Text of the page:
JA quotes and intro

"I should infinitely prefer a book." -- Chapter 39, Pride and Prejudice
"...I wish my collection were larger for your benefit and my own credit..." -- Chapter 8, Pride and Prejudice
"I shall be glad to have the library to myself as soon as may be." -- Chapter 20, Pride and Prejudice

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Saturday, June 12, 2010

A Taste for the Country

Pride and Prejudice    
"Drabble Muse Writer's Challenge"
Inspired by Taste, a drabble by Mary Ellen
Mr Hurst's hearty appetite helps to accelerate his friends' courtships.

On Thursday, the twenty-first of November, four days after bidding farewell to a much-recovered Miss Bennet and her much-relieved sister, the Netherfield party sallied forth to enjoy the ladies' society once more, this time at Longbourn. Three days prior, Bingley had received a dinner invitation from Mrs. Bennet in gratitude for his kindness and hospitality during her eldest daughter's illness. This invitation, of course, he had immediately accepted. Louisa and Caroline saw in it nothing but the design of throwing their brother and Jane together again, and no one could dispute their supposition. It had been all too clear that Mrs. Bennet would have made no objection had Jane remained at Netherfield another week complete, and in perfect health.

That morning, rain had poured so heavily and so steadily over the landscape that even Caroline had been reluctant to send a servant to Longbourn with their regrets, assuming the Bennets would not expect them to risk a rider's health for the sake of politeness. But by early afternoon, Caroline had begun to express remorse over her careful guarding of the welfare of Netherfield's servants, for the sun had made such a dramatic reappearance that the main roads were dry well before the dinner hour.

"Can we not claim that the near ways are flooded and beg off?"

"You can see as well as I that it is not so." Bingley's smile was as pronounced as his sister's frown.

"Charles is right, Caroline." Louisa sighed. "Unfortunately, there is nothing to prevent our going."

"There are clouds over Longbourn. Can you not see them? There - right over that hill."

"Caroline, Longbourn is in the other direction. Besides, even if Mrs. Bennet had not invited us to dinner, I would have called to invite them all to the ball. Miss Bennet was in very good looks when Darcy and I met her in Meryton; she certainly will be well enough to dance two sets with me on Tuesday."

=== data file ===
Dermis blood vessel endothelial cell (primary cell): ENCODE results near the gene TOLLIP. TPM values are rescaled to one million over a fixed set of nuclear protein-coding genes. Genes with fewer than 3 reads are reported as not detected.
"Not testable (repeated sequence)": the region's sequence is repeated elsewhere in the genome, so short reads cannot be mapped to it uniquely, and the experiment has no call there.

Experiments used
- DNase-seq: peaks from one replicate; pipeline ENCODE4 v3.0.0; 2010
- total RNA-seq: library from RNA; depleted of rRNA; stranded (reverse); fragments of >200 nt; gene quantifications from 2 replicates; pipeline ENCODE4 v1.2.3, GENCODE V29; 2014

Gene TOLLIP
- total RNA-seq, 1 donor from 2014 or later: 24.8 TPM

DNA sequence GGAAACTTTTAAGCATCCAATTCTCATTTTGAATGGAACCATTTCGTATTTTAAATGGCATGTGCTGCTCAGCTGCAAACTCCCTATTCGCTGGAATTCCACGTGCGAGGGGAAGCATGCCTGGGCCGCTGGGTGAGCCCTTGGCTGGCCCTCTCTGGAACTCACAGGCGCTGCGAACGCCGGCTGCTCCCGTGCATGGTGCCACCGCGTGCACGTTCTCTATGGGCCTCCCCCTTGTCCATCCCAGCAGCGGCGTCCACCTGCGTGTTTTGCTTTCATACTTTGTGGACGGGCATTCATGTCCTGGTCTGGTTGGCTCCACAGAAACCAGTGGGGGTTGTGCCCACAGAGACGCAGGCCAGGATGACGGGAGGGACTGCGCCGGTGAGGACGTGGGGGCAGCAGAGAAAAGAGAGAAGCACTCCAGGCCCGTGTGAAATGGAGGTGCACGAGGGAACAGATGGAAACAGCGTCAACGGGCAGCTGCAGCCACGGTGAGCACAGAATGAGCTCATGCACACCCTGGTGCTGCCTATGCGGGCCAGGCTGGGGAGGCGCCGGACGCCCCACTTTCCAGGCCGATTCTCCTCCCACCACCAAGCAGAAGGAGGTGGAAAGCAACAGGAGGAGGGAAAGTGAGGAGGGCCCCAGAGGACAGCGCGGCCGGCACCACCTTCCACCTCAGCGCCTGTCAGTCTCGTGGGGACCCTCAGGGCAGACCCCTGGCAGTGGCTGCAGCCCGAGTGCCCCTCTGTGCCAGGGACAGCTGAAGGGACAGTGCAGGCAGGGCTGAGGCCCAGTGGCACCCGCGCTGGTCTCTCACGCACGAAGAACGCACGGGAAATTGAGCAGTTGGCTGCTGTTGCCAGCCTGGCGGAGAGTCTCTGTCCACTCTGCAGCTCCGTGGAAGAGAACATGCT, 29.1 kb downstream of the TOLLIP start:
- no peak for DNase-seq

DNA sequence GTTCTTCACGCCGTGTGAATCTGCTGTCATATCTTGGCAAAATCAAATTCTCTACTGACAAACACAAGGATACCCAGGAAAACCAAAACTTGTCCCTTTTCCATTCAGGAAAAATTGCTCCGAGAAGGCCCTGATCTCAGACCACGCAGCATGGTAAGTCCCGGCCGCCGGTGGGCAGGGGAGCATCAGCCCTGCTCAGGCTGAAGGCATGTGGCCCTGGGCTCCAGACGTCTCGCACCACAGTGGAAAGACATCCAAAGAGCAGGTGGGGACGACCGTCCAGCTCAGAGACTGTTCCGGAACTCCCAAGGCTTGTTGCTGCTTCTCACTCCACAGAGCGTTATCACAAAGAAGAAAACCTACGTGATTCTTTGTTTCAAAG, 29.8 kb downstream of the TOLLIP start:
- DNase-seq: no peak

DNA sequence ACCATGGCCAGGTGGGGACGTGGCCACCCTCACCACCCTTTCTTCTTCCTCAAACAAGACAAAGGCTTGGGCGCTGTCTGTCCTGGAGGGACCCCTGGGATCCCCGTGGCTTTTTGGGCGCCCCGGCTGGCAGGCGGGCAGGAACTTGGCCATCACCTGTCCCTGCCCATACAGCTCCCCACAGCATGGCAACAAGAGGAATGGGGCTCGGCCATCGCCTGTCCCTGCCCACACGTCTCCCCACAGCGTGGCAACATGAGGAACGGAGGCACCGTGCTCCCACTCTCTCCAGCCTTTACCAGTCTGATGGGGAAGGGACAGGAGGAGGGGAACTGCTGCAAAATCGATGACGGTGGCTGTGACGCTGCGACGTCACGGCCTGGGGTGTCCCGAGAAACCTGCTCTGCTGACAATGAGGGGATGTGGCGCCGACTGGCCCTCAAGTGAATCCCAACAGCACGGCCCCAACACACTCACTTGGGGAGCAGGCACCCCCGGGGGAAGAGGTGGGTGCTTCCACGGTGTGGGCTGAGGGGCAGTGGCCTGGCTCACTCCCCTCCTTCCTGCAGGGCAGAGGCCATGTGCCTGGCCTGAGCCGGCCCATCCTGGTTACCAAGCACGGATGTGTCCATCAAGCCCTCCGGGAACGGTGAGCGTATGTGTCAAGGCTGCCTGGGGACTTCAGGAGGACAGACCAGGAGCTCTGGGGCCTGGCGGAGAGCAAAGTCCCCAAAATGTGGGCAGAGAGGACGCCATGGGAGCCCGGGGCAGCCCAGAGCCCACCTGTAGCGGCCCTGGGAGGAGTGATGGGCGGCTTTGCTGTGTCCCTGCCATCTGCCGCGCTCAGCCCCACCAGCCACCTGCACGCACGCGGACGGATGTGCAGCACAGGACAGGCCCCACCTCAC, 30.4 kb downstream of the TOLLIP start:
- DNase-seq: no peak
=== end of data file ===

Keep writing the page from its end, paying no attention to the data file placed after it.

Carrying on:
"Hurst, what do you say?" Caroline turned from the window, looking thoroughly disgusted at the direction the conversation was taking. "I cannot imagine you are fond of the Bennets’ society."

Hurst was certain that when he had dined with the officers the previous week, one of Colonel Forster's men had mentioned something about Mrs. Bennet keeping a good table. "We must eat somewhere. Why not at Longbourn?"

Louisa rolled her eyes, while Caroline cried, "You are no help at all!"

Hurst observed the one person who had remained silent throughout the exchange. Despite having voiced no opinion on the matter, Darcy's eyes betrayed some interest. There was nothing novel in that, he thought; once again, the men were united in favour of some perfectly harmless entertainment, and the women were determined against it.


During a rare pause in discourse between Mrs. Bennet and her two youngest daughters, Hurst heard the voices of Darcy and Miss Eliza escalate just after the latter spoke the name of George Wickham. Soon the two were embroiled in what appeared to be their unique brand of argumentative teasing, except Darcy was not smiling, and Miss Eliza looked quite put out. Hurst recalled the scowl that had been on Darcy's face two days ago when he had talked of encountering Mr. Wickham in Meryton. He wondered whether he himself might have heard something of the man; a few of his friends in town had described their dealings with someone of similar description, though he believed they had called him by another name: Witherspoon? Whitby? Whatever the case, this Wickham, according to Darcy, was nothing more than an upstart who had blasted his own prospects, someone unworthy of a gentleman's notice.

He shook his head at Darcy and Miss Eliza, bemused by their inability to find mutually agreeable subjects to discuss. Their noisy disagreement and Mr. Collins's efforts to intervene soon drew stares, and the warring parties recollected themselves, settling into an uneasy truce. Conversation around the table returned to a steady hum, accompanied by the clinking of silver, china and glass.

Hurst returned his full attention to his meal, savouring every bite. That officer's information had been gross understatement. This was, beyond doubt, the best dinner he had enjoyed in months. He closed his eyes and revelled in the physical sensation of swallowing a satisfying morsel. He took another bite and caught himself before he moaned aloud.